In a phase II trial reported in The New England Journal of Medicine, Gross et al found that the oral MEK inhibitor selumetinib produced a high response rate and durable responses in children with neurofibromatosis type 1 and symptomatic inoperable plexiform neurofibromas.
The study, conducted at four sites in the United States, involved 50 children age 3.5 to 17.4 (median age = 10.2 years) who were treated with selumetinib at 25 mg/kg twice daily on a continuous schedule in 28-day cycles. Patients had a median of three neurofibroma-related complications, with the most common being disfigurement (n = 44), motor dysfunction (n = 33), and pain (n = 26). Children rated tumor pain intensity on a scale from 0 (no pain) to 10 (worst pain imaginable). Partial response was defined as a reduction in target neurofibroma volume of ≥ 20% from baseline.
Patients received a median of 36 cycles of treatment.
A total of 37 patients (74%) had partial response, and 35 (70%) had confirmed partial response. Median time to response was eight cycles of treatment. Response persisting for ≥ 1 year was observed in 28 patients (56%). The median change in neurofibroma volume at best response was -27.9% (range = −55.1% to 2.2%). Median duration of response and median progression-free survival were not reached; 3-year progression-free survival was 84%.
After 1 year of treatment, the mean decrease in child-reported tumor pain-intensity scores was two points, representing a clinically meaningful improvement. Proportions of children and parents reporting clinically meaningful improvements were 38% and 50% for interference of pain in daily functioning and 48% and 58% for overall health-related quality of life, respectively. Clinically meaningful improvements in the outcomes of strength and range of motion were reported by 56% and 38% of children.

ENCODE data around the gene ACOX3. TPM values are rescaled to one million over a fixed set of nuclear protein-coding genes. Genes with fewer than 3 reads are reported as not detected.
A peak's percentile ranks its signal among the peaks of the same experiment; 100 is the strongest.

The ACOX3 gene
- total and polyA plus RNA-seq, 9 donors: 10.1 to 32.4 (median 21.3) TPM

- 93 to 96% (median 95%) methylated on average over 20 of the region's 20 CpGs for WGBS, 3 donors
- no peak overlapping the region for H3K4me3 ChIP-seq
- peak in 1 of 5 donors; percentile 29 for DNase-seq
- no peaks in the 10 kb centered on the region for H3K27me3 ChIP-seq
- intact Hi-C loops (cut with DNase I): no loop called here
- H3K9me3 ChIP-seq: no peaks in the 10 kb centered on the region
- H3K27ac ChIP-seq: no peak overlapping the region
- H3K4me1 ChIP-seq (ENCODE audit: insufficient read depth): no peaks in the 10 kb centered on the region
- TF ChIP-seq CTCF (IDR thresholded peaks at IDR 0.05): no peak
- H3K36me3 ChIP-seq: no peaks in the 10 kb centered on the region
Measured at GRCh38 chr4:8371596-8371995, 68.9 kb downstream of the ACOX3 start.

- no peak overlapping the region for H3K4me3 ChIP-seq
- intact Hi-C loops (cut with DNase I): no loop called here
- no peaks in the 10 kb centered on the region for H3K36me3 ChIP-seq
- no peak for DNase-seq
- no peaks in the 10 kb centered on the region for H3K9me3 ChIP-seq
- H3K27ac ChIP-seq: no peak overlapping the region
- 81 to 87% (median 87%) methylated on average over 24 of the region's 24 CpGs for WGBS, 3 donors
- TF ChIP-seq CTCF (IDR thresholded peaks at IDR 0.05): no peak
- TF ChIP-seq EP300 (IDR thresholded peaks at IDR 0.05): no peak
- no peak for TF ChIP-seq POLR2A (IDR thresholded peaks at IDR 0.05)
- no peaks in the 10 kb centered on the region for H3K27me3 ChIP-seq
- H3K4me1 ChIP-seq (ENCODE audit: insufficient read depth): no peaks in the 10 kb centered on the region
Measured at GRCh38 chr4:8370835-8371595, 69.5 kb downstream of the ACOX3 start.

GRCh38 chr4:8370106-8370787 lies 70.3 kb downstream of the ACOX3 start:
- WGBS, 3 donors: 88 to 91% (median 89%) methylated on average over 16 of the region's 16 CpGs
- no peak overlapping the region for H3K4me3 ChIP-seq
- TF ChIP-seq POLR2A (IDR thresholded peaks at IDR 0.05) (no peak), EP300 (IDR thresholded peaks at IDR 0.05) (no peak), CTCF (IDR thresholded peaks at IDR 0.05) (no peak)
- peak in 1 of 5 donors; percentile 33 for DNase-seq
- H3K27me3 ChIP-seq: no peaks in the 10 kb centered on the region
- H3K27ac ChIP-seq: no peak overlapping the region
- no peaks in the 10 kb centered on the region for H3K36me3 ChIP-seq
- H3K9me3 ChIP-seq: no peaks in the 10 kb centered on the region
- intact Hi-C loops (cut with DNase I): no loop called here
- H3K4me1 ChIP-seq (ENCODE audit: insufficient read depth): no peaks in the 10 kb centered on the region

The most common adverse events were grade 1 or 2 gastrointestinal symptoms consisting of nausea, vomiting, and diarrhea; asymptomatic increases in creatine phosphokinase level; acneiform rash; and paronychia. Adverse events considered possibly related to treatment resulted in treatment discontinuation in five patients (10%), including grade 3 diarrhea, grade 3 weight gain, grade 3 paronychia, grade 4 skin ulceration, and grade 4 elevated creatinine level.
The investigators concluded, “In this phase II trial, most children with neurofibromatosis type 1 and inoperable plexiform neurofibromas had durable tumor shrinkage and clinical benefit from selumetinib.”
Disclosure: The study was supported by the Intramural Research Program of the National Institutes of Health, AstraZeneca, and others. For full disclosures of the study authors, visit nejm.org.The content in this post has not been reviewed by the American Society of Clinical Oncology, Inc. (ASCO®) and does not necessarily reflect the ideas and opinions of ASCO®.